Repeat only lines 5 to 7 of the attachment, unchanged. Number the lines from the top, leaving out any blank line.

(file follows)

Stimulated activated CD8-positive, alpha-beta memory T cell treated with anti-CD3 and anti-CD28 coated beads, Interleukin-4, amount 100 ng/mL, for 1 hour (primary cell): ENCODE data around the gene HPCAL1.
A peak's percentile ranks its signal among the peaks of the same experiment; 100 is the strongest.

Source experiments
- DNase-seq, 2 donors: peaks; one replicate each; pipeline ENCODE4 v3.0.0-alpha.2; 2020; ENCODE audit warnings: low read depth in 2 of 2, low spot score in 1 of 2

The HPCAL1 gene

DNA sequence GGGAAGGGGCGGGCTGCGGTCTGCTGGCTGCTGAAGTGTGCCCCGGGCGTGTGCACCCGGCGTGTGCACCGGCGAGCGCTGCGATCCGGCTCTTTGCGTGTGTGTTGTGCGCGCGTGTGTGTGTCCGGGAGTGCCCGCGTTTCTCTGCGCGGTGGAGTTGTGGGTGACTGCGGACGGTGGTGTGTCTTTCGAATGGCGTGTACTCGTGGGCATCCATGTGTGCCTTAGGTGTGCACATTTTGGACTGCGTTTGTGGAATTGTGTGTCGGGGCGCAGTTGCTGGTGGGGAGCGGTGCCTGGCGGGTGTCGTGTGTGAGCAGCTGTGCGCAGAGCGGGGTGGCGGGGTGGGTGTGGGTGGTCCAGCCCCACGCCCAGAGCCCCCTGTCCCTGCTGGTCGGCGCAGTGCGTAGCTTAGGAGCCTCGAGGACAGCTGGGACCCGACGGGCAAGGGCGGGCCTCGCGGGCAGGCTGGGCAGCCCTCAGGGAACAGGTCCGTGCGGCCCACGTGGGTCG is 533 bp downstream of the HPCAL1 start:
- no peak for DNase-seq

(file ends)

The HPCAL1 gene

DNA sequence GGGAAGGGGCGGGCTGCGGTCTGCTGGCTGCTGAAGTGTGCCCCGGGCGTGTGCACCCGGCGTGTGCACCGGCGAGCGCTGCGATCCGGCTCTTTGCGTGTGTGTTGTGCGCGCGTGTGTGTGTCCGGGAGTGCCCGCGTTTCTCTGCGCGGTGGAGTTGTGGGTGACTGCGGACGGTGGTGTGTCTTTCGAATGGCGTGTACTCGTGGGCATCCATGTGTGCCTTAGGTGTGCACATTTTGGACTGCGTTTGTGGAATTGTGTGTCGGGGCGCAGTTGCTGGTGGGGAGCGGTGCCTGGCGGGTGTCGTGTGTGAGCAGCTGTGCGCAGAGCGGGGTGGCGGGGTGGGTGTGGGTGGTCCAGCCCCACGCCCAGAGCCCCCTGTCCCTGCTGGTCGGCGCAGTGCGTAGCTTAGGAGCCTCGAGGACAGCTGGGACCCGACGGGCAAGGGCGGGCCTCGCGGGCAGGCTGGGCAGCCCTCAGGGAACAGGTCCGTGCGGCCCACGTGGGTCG is 533 bp downstream of the HPCAL1 start:
- no peak for DNase-seq